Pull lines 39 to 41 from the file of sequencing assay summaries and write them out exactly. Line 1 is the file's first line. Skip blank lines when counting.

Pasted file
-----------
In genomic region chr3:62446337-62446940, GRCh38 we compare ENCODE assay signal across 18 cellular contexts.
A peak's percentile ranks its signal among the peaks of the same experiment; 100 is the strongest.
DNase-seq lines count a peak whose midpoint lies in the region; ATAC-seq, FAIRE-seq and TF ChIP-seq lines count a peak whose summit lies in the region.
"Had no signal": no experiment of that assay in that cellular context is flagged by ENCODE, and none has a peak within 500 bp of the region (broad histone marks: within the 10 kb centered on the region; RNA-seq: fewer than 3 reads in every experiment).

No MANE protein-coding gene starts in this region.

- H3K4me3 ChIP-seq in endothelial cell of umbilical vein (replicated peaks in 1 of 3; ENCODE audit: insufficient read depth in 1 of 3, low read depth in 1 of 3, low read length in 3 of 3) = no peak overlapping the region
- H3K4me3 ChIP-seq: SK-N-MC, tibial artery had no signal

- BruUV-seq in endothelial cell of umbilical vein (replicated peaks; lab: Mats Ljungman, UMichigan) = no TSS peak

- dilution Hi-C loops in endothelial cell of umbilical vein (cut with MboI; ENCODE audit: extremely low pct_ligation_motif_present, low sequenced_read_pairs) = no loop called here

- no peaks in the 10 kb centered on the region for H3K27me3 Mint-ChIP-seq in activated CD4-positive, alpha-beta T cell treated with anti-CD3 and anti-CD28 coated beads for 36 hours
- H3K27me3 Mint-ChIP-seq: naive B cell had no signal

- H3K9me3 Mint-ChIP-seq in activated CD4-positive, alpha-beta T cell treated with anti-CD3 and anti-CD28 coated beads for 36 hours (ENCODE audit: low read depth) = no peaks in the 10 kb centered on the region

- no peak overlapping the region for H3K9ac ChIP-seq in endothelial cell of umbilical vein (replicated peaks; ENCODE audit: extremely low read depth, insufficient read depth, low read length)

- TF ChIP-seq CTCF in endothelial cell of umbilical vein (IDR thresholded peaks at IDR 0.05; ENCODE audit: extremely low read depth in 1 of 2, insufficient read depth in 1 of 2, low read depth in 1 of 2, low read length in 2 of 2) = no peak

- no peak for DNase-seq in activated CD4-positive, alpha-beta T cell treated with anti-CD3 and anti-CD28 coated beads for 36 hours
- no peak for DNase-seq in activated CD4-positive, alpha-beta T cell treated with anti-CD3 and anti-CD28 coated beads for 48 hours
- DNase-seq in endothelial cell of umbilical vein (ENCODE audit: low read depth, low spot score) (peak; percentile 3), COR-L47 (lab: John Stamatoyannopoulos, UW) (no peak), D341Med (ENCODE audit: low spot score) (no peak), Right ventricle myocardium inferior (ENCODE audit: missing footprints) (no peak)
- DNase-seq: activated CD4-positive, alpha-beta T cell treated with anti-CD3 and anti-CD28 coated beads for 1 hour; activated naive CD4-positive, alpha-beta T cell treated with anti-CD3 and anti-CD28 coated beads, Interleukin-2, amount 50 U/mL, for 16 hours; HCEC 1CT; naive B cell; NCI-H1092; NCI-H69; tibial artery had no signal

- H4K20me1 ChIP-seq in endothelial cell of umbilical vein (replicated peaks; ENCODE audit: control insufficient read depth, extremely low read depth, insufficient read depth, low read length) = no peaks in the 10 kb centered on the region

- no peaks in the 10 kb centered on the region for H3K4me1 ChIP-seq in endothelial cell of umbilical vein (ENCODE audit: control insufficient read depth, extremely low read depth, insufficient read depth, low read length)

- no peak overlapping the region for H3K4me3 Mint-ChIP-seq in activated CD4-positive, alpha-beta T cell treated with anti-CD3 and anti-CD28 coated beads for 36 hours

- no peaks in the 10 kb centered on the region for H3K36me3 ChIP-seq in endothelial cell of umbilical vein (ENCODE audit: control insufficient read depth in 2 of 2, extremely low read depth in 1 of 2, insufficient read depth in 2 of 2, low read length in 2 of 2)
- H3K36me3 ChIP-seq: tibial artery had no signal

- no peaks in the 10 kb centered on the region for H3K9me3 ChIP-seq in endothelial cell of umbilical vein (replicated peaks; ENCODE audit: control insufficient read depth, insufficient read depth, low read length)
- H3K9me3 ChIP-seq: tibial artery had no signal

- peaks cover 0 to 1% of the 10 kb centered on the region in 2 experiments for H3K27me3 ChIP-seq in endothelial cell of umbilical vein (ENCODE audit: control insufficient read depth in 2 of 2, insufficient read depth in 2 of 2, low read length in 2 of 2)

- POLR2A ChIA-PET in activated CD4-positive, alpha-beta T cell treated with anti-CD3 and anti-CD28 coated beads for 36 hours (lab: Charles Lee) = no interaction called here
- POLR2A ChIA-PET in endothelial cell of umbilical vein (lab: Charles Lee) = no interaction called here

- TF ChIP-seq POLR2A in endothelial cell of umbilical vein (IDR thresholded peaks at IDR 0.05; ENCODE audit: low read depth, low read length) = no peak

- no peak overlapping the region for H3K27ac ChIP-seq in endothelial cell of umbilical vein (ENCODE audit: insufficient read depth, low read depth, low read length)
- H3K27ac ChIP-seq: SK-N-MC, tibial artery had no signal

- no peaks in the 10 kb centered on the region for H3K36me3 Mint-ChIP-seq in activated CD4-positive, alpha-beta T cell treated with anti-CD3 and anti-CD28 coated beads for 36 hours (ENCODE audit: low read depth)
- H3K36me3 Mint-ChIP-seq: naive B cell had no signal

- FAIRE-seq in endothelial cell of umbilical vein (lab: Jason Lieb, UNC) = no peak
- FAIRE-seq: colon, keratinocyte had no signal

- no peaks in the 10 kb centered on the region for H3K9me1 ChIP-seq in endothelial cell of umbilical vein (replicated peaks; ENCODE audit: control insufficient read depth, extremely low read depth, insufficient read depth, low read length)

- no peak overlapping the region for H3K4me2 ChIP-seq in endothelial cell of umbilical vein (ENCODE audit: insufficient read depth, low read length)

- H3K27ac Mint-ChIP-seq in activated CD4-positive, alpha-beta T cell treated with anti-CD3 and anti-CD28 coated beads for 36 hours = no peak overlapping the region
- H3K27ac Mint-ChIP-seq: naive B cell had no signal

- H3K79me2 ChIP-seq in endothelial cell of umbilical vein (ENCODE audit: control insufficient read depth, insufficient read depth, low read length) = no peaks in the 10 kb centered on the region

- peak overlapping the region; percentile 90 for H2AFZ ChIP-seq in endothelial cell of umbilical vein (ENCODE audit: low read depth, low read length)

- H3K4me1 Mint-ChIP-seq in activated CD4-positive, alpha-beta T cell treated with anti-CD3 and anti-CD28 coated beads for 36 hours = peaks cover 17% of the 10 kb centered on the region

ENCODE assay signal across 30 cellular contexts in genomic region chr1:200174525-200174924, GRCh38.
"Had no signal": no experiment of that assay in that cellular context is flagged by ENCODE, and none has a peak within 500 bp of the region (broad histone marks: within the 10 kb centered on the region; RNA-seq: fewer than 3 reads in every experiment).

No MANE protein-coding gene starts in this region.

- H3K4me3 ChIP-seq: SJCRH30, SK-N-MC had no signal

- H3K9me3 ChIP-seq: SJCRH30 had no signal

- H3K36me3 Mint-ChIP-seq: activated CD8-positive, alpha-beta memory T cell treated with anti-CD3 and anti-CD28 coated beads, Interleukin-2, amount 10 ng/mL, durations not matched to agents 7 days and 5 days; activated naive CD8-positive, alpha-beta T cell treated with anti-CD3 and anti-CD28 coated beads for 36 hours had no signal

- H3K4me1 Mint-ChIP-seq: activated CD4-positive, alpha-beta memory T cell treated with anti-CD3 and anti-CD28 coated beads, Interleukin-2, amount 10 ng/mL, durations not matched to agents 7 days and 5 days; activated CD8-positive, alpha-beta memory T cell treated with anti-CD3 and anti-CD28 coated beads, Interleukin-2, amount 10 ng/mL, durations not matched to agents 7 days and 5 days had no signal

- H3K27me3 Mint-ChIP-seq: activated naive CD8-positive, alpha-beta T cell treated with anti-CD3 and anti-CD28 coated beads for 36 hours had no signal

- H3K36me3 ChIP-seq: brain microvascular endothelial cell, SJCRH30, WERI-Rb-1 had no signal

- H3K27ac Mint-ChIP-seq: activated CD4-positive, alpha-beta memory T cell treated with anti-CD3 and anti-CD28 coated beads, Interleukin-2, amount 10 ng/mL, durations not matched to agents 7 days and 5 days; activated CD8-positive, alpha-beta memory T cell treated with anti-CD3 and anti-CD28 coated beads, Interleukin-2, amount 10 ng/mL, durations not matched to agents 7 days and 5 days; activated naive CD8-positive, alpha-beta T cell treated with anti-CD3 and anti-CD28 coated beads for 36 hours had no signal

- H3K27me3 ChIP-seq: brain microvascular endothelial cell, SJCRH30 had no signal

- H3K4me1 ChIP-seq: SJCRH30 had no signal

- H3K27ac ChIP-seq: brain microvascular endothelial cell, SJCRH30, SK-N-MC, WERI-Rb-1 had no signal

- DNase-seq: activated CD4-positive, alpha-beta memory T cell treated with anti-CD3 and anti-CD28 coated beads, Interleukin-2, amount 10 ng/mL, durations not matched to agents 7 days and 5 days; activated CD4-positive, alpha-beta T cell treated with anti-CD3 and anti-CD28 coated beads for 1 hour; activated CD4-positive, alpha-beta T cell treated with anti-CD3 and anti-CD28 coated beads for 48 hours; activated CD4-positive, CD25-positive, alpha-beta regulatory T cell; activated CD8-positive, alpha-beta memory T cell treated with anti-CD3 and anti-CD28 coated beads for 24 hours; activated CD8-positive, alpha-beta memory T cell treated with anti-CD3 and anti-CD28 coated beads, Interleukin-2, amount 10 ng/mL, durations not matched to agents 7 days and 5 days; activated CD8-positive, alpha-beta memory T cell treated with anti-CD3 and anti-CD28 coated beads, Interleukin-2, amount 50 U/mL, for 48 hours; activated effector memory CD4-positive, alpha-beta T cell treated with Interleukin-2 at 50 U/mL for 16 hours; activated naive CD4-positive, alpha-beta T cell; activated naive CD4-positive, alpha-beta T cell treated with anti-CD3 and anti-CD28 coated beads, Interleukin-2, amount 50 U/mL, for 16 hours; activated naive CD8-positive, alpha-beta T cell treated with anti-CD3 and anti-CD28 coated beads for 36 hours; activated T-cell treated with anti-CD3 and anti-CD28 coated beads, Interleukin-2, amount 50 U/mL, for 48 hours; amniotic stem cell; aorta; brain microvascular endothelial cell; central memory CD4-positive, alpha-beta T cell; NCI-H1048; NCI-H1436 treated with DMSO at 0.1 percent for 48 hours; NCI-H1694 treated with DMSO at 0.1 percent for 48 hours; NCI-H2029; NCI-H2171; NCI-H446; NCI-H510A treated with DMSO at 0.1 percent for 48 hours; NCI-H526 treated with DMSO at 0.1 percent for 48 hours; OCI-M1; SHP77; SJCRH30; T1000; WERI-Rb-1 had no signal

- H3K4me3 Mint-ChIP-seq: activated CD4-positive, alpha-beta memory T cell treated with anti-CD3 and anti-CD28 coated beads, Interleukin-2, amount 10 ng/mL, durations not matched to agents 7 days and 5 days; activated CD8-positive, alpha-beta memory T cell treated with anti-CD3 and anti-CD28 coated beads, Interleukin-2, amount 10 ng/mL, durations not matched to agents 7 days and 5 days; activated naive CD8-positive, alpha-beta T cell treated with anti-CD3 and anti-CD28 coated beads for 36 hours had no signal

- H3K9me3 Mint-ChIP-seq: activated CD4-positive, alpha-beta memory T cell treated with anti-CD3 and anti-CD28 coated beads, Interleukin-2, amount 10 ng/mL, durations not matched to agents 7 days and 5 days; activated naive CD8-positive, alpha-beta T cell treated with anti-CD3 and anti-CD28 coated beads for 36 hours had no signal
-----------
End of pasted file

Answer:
- H3K27ac Mint-ChIP-seq: naive B cell had no signal

- H3K79me2 ChIP-seq in endothelial cell of umbilical vein (ENCODE audit: control insufficient read depth, insufficient read depth, low read length) = no peaks in the 10 kb centered on the region

- peak overlapping the region; percentile 90 for H2AFZ ChIP-seq in endothelial cell of umbilical vein (ENCODE audit: low read depth, low read length)